staghorn writes:

and y'all is spoken here!

LANGFORD, PATRICK
LITHIA, FL 33547 STEPS AND RISERS OF FLORIDA/CEO/CFO $250 MCCAIN-PALIN VICTORY 2008 - REPUBLICAN

Price, Janet
IMMOKALEE, FL 34142 Florida Community Bank/Consultant $1,000 MARIO DIAZ-BALART FOR CONGRESS - REPUBLICAN P 12/01/2003

Price, Janet
IMMOKALEE, FL 34142 Florida Community Bank/Consultant $554 MARIO DIAZ-BALART FOR CONGRESS - REPUBLICAN P 12/01/2003

PRICE, STEPHEN
IMMOKALEE, FL 34142 FLORIDA COMMUNITY BANK $2,000 BILL MCCOLLUM FOR US SENATE - REPUBLICAN P 08/19/2004

PRICE, STEPHEN
IMMOKALEE, FL 34142 FLORIDA COMMUNITY BANK $500 BILL MCCOLLUM FOR US SENATE - REPUBLICAN

RASMUSSEN, BERNARD
LABELLE, FL 33975 CITRUS GROWER $200 BILL MCCOLLUM FOR US SENATE - REPUBLICAN G 09/21/2000

i reckon y'all just can't trust 'em.

manforpeace writes:

Laura you know most of those people those rotton loans were made to, exceeding limits, don't you?
You should do a where are they now...
If you did you would see they are all doing well, again. I wonder if they still laugh at the largest fine in collier history down on Bayshore.. Those folks had you guys at NDN all goofy. You guys should have been questioning them and their bank buddies, exceeding bank policies.. But no you guys were at all the meetings and writing glowing wishful wonderland stories. Now you get to air all the trash like you know nothing.
What happened to ethics? CRA used to put on some good meetings.. How much are they in dept? Millions and millions.
Same crap different five year plan...

brown writes:

Aspen, Colorado supports Obama so should Naples.

Sick writes:

Arboretum?

LOL

RainMan writes:

Hmmm... didn't the Democrats control both houses from 2006?

Hmmm... didn't the Democrats control all three branches of the American Government starting 2008?

Hmmm... when was it that Barney Frank and Chris Dodd said there is no problem with our financial loan system?

You can allways trust a PROGRESSIVE LIBERAL... http://email.glennbeck.com/gb40/c2.ph... , ... not :)

Banker26 writes:

Losers

Bramble writes:

Great news to see board of directors being held accountable. Too often, they are either in collusion with the CEO and then claim they were kept out of the loop. Worse, oftentimes, boards (even nonprofit boards) are composed of timid slackers who only sit silently nodding agreement in their big leather chairs like stuffed dolls. They ask no probing questions of CEO, do not bother to verify the answers CEO gives them. Lazy and uncurious, they are criminally negligent and have no business overseeing anything except their own breakfast.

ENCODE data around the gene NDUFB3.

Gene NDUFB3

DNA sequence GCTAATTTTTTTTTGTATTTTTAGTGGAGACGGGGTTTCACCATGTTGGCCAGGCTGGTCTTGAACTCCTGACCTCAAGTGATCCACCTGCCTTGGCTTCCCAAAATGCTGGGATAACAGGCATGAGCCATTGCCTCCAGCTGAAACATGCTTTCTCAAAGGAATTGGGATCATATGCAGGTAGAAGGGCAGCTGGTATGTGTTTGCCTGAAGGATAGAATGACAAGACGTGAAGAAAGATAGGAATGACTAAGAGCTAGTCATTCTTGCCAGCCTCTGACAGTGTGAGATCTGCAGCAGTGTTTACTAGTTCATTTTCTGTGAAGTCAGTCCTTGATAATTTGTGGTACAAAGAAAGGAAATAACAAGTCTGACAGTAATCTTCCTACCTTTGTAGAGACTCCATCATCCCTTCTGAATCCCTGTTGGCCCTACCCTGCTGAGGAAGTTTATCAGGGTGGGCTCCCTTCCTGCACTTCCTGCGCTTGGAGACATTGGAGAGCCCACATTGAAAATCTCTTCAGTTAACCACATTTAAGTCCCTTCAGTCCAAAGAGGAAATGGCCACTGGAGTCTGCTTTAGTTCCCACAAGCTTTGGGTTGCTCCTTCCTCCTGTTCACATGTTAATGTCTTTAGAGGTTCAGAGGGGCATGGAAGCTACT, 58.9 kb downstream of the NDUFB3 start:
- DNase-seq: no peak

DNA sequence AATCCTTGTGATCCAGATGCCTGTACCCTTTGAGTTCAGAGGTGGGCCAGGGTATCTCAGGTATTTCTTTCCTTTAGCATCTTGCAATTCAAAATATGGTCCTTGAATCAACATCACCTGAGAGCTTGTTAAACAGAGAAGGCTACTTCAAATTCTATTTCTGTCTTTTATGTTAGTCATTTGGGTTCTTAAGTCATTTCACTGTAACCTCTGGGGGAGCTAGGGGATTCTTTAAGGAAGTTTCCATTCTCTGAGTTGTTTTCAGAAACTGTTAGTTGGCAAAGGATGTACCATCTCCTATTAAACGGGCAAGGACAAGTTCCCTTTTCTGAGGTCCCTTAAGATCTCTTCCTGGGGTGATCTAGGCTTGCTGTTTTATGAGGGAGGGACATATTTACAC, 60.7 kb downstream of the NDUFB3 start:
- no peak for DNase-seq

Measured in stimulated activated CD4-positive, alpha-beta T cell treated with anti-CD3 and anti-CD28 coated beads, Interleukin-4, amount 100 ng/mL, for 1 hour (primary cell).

TheyPavedParadise2 writes:

Just one of the things Immokalee will be known for.
Add to that one of the most expensive master plan processes for a small town in history.

Trexler writes:

all the crackers from east Collier & Hendry stole from the taxpayers, $400 mil...this and other banks, ..you take all valid paperwork to em and cant get a dime...its all the officers giving eachother bj's..and their buds that get to steal the money...no wonder we're all about broke...

TheyPavedParadise2 writes:

Does anyone know if Price donated to any local politicians? There are plenty of lists for federal candidates, but what about State reps and County Commissioners?

unfatcat writes:

One really has to laugh at these banking fiascos and govt. intervention anymore.

To the FDIC: the BIG FISH banks have taken over our shipwrecked economy, stolen the value of everything individuals own, and continue to show profit through the use of Bernanke's magic wand, while still holding the toxic property assets that Americans have already bailed them out for. It's time to raise a flag, give up, or something.

Sure, focus on the Naples Community Bank; so the five BIG, TOXIC banks can continue to grow in size and power. Thanks Obama. No, wait....that's wallstreet and big banking thanks you, the president who just hates those bad finance people who have never been more powerful in the world than today.

Patton writes:

The CEO and all of the board members are Tea Party members.

onlythetruth writes:

in response to mr_1_term_proposition:

Thanks obama.

Please note that everything that is alleged in the article took place during the Bush administration. Thanks W.